Mr. McQuillan Mr. McQuillan
Mr. McQuillan: The Senator will frighten the Minister is he says that.
Dr. Sheehy Skeffington Dr. Sheehy Skeffington
Dr. Sheehy Skeffington: That is one of the risks one has to run.
Mr. McQuillan Mr. McQuillan
Mr. McQuillan: Let him do it without realising he is doing it.
Dr. Sheehy Skeffington Dr. Sheehy Skeffington
Dr. Sheehy Skeffington: I have already praised Senator Garret FitzGerald which will probably ruin his career, but I should not like to do that any more than I want to ruin the career of the present Minister for Education. Nevertheless, I must give  praise where it seems to me that praise is due.
I should now like to make some detailed references to what the Minister hopes to do, and to his remarks on the position of education. I find, for instance, in his speech he talks about the scholarships which will be available thanks to the Department this year. He mentioned that £30,000 will be spent by the Department this year on university scholarships. I am not quite sure how many scholars £30,000 will cover. There obviously is some progress, but I want to make the point that progress has been far too slow, and I hope it will move faster under the present Minister.
The Minister says that post-primary scholarships have been increased from 2,668 in 1961-62 to about 7,500 in the year 1964-65. These are post-primary scholarships, but you will recognise readily that the figure for 1964-65 is very small indeed still when you compare it with the total of half a million children in the primary schools, or even the 60,000 or 70,000 children leaving the primary schools every year. The expected expenditure, he says, by local authorities for 1965-66 is estimated at about £550,000. This compares, he says, rightly, most favourably with a total expenditure of £150,000 four years ago. Things are moving forward, but I want to make the point that we still have a very long way to go, if we are in any sense to implement the expressed desire both of Fianna Fáil and of Fine Gael and also, for a long time past, of the Labour Party, to give an equal chance of education to every Irish child. It is no good saying that 7,500 post-primary scholarships, though it is certainly an enormous increase on four years ago, is giving an equal share to every child or, according to the words of the proclamation, cherishing all the children of the nation equally.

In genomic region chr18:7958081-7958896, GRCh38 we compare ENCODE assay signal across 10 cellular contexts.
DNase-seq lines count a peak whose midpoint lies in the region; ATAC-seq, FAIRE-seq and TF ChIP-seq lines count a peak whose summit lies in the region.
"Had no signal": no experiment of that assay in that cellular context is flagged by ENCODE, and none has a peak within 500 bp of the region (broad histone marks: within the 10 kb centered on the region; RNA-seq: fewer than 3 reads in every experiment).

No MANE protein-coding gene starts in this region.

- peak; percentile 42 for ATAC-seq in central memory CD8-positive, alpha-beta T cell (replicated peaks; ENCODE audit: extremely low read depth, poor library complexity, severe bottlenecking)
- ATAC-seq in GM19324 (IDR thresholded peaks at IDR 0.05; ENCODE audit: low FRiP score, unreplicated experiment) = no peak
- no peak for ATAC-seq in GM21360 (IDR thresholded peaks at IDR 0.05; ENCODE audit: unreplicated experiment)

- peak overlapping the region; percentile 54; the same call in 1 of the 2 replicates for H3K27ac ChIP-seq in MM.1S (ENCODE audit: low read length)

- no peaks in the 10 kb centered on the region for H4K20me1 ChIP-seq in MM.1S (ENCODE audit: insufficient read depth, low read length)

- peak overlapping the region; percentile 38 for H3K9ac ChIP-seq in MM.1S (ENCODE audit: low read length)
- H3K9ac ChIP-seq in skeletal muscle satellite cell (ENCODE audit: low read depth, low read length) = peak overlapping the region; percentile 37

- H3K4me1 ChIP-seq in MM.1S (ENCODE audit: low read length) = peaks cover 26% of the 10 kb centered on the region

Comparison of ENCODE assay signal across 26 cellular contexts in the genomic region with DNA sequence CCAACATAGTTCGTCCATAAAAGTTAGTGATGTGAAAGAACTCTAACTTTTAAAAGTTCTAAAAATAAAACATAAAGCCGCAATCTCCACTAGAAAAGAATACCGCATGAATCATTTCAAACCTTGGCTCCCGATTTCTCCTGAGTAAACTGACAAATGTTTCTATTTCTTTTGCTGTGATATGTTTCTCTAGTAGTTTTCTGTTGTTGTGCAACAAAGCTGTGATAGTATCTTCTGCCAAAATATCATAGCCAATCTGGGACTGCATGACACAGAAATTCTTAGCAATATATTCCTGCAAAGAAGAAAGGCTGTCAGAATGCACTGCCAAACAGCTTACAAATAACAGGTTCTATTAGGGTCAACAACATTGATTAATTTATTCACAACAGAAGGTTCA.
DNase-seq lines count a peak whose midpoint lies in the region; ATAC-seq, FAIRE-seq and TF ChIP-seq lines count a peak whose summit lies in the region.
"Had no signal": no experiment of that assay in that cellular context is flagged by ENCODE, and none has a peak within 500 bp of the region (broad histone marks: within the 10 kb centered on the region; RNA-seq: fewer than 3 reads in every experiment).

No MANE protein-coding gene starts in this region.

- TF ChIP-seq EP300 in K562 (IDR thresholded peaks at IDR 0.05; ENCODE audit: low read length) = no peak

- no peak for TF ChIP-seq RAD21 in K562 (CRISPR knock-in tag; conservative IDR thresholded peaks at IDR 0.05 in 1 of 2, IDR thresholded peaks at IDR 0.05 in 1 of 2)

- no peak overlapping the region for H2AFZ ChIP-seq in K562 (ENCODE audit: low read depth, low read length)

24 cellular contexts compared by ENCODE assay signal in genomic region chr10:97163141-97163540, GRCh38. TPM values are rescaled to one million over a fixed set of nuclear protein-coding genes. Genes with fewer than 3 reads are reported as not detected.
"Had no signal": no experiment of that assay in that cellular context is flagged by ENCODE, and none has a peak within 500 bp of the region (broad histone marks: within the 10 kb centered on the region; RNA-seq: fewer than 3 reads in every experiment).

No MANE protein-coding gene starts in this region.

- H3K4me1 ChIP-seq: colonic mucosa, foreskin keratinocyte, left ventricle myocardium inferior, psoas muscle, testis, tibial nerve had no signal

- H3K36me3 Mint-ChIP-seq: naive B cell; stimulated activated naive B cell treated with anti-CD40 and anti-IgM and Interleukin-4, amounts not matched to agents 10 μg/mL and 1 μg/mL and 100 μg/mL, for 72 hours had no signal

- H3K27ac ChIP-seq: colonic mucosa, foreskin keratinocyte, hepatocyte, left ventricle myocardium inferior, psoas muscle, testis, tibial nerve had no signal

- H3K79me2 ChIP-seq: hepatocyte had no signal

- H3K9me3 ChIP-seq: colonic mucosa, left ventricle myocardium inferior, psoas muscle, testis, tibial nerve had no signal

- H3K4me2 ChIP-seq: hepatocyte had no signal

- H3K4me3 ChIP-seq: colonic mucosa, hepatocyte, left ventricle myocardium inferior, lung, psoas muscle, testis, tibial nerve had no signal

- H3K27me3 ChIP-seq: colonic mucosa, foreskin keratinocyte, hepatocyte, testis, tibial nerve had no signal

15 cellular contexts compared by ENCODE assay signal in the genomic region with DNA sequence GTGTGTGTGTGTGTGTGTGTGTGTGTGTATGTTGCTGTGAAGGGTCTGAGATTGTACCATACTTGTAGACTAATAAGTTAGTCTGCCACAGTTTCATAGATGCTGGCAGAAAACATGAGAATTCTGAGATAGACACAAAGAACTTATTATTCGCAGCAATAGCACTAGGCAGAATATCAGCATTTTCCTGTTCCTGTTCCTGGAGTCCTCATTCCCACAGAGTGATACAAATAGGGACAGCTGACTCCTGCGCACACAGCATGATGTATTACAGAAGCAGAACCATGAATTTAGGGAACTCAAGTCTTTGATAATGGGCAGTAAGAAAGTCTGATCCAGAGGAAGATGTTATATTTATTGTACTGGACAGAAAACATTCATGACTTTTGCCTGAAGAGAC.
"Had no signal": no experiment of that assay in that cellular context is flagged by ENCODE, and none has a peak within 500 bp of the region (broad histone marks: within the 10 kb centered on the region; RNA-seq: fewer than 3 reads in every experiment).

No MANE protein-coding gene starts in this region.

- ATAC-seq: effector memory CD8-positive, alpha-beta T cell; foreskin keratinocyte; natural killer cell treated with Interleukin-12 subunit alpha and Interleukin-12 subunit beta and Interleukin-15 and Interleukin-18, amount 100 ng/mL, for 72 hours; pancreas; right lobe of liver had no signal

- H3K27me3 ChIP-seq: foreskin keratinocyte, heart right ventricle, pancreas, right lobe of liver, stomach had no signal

On page 5 of his speech the Minister says:
By 1970, I expect that, on the basis of the present values of scholarships, about 20,000 pupils in post-primary schools will be in receipt of scholarships and that there will be  nearly 2,000 university scholarship holders.
Again, the Minister is here concerned with something which should vitally concern the whole country. Nevertheless, I see, for instance, provision for only 2,000 scholarship holders out of a total university student population of between 14,000/15,000. About 15 years ago, figures were given for Oxford and Cambridge, which are not regarded as unusually democratic institutions, which showed that 65 per cent of their students were by then grant-aided students. If we manage by 1970 to have university students to the number of 2,000 thus grant-aided, I feel we still shall be pretty far short at university level, just as we are short at the primary and secondary levels, of what we might legitimately hope for after forty-three years of Irish Government.
I should like to quote figures from the Irish Times of 9th April, 1965. The figures given were figures for the nine counties of Ulster, six of them being part of the United Kingdom, to which we will be turning hopefully soon, and three which are still part of the Republic. The local authorities in the six Ulster counties gave for the year ended 31st July, 1964 a figure of 2,456 university scholarships at a cost of £698,978. For a similar year the three counties of Donegal, Cavan and Monaghan, which admittedly are not amongst the wealthiest counties in the Republic, gave a total not of 2,400 university scholarships but of only 54, at a cost of some £10,800.
One could add to what was spent by the six Ulster counties a further 1,236 such scholarships granted by Belfast Corporation alone at a cost of £295,270. I quote these figures from the North just in case we might feel too smug and self-satisfied at the progress we have been making in this regard, and to point to the fact that we have still a long way to go if we are to fulfil our ambition to make education freely available to all who merit it among our children.
The Seanad adjourned at 10 p.m. until 10.30 a.m. on Thursday, 29th July, 1965.
Seanad Éireann 59 Public Business. Finance Bill, 1965 (Certified Money Bill) — Second Stage (Resumed).